entertained the same. Thereafter, said Commission issued a resolution declaring that the
186 excluded employees "form part and parcel of the then existing rank-and-file
bargaining unit" and were, therefore, entitled to the benefits under the CBA. Petitioner
Company filed a motion for reconsideration but was denied for lack of merit. Hence, the
present petition.

Contention of New Pacific Timber:


Petitioner argued that the private respondents are not entitled to the benefits under the
CBA because employees hired after the term of a CBA are not parties to the agreement,
and, therefore, may not claim benefits thereunder, even if they subsequently become
members of the bargaining unit. As for the term of the CBA, petitioner maintains that
Article 253 of the Labor Code refers to the continuation in full force and effect of the
previous CBA's terms and conditions. By necessity, it could not possibly refer to terms
and conditions which, as expressly stipulated, ceased to have force and effect.

Issues:

(1) Are the private respondents, hired after the stipulated term, entitled to the benefits
under CBA?
(2) Should the economic provisions be extended beyond the term stipulated in the
absence of new CBA?

Ruling of the SC:



(1) YES.
The Court ruled that the benefits under the CBA in the instant case should be extended
to those employees who only became such after the year 1984. To exclude them would
constitute undue discrimination and deprive them of monetary benefits they would

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otherwise be entitled to under a new collective bargaining contract to which they would
have been parties. Since in this particular case, no new agreement had been entered into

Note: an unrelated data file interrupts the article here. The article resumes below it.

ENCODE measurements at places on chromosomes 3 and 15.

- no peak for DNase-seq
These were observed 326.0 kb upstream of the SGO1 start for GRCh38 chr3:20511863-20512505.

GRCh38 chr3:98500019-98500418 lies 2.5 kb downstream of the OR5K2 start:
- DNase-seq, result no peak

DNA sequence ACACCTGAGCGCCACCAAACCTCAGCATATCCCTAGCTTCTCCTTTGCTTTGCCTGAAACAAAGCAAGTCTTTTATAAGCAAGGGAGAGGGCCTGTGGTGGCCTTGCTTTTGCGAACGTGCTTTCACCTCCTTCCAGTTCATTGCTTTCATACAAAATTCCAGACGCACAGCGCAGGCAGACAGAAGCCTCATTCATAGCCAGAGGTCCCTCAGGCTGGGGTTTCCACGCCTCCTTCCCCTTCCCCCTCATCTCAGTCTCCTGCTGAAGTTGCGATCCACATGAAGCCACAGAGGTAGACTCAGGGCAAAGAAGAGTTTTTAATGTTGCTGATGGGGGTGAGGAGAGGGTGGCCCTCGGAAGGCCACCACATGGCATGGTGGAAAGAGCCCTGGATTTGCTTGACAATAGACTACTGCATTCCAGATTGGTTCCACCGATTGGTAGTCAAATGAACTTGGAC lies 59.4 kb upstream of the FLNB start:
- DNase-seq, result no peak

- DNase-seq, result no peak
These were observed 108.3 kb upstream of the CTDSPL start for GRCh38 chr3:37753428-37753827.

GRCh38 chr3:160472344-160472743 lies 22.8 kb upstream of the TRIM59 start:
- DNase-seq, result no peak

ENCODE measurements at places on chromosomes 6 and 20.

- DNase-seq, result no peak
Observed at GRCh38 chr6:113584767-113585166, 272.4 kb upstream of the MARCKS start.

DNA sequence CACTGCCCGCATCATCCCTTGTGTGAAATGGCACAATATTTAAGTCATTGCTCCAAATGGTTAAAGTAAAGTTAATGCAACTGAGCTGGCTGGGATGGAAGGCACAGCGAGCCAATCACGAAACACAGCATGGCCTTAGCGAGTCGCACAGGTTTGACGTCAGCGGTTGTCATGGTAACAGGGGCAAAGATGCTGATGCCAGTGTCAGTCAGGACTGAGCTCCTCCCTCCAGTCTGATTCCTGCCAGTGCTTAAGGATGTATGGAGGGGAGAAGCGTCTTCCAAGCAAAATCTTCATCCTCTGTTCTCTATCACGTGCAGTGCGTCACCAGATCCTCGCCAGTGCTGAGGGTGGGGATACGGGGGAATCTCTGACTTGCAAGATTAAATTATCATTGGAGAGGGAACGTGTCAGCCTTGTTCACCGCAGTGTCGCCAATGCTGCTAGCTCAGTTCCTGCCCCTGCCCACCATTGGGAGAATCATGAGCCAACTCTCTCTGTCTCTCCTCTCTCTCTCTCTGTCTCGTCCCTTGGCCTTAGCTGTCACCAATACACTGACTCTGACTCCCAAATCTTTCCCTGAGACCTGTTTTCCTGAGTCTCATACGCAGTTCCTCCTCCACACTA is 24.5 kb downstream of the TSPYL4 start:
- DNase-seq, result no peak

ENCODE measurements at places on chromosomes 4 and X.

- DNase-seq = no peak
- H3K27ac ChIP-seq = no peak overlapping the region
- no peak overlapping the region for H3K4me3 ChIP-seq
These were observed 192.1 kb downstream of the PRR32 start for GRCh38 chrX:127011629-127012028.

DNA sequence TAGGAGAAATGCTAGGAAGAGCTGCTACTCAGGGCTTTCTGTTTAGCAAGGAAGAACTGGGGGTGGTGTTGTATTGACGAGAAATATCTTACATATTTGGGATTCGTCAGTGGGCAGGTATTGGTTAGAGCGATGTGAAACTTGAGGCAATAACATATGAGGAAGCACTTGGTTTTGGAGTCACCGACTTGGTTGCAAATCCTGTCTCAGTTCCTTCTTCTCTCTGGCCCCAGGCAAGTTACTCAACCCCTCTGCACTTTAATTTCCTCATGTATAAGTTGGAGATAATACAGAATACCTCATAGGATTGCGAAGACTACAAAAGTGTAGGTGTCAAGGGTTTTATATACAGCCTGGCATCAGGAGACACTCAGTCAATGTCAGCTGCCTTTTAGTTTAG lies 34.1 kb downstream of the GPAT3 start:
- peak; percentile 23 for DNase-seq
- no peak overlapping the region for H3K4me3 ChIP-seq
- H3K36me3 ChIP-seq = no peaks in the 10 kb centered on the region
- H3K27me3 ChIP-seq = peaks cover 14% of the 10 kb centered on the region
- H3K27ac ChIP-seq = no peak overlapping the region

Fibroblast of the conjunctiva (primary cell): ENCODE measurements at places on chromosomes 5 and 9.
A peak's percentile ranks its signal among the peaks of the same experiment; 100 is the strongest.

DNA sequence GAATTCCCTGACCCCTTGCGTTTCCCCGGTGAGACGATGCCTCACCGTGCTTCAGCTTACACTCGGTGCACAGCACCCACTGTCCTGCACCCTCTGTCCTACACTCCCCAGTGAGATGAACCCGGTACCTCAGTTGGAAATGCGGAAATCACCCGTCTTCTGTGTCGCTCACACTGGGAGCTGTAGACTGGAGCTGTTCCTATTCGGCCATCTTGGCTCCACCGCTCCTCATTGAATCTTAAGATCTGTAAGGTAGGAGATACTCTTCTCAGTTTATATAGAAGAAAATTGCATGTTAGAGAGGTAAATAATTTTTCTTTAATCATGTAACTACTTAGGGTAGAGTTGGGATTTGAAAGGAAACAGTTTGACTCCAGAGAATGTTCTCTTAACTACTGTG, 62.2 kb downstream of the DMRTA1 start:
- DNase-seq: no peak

after the CBA's stipulated term, it is only fair and just that the employees hired
thereafter be included in the existing CBA.

(2) YES.
It is clear from the above provision of law that until a new CBA has been executed by and
between the parties, they are duty bound to keep the status quo and to continue in full
force and effect the terms and conditions of the existing agreement. The law does not
provide for any exception nor qualification as to which of the economic provisions of the
existing agreement are to retain force and effect, therefore, it must be understood as
encompassing all the terms and conditions in the said agreement.

In the case, no new agreement was entered into by the petitioner and NFL pending
appeal of the decision of NLRC Case No. RAB-IX-0334-82 nor were any of the economic
provisions pertaining to monetary benefits in the existing agreement were modified or
altered. Therefore, the existing CBA in its entirety continues to have legal effect.

The Court has held that when a collective bargaining contract is entered into by the union
representing the employees and the employer, even non-member employees are entitled
to the benefits of the contract. To accord its benefits only to members of the union
without valid ground would constitute undue discrimination against non-members. It is
conceded, that a laborer can claim benefits from the CBA entered into between the
company and the union of which he is a member at the time of the conclusion of the
agreement even after he has resigned from the said union.

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casE DIGEST IN LABOR RELATIONS
ATTY. FLORENCIO MAMAUAG JR.

SMCEU-PTGWO V. Confesor
G.R. No. 111262, September 19, 1996
Kapunan, J.
TOPIC: Article 253-A

Doctrine:
Article 253-A states that the CBA has a term of five (5) years instead of three years,
before the amendment of the law as far as the representation aspect is concerned. All
other provisions of the CBA shall be negotiated not later than three (3) years after its
execution. The "representation aspect" refers to the identity and majority status of the
union that negotiated the CBA as the exclusive bargaining representative of the
appropriate bargaining unit concerned. "All other provisions" simply refers to the rest of
the CBA, economic as well as non-economic provisions, except representation.

Facts:
Petitioner-union entered into a CBA with SMC to take effect upon the expiration of the
previous CBA or on June 30, 1989 until June 30, 1992. The CBA also stated that the term
of the Agreement insofar as the representation aspect is concerned, shall be for 5 years
from July 1, 1989 to June 30, 1994. Hence, the freedom period for purposes of such
representation shall be sixty (60) days prior to June 30, 1994.

After June 30, 1992, the CBA was renegotiated in accordance with the terms of the CBA
and Article 253-A of the Labor Code. Negotiations started sometime in July, 1992 with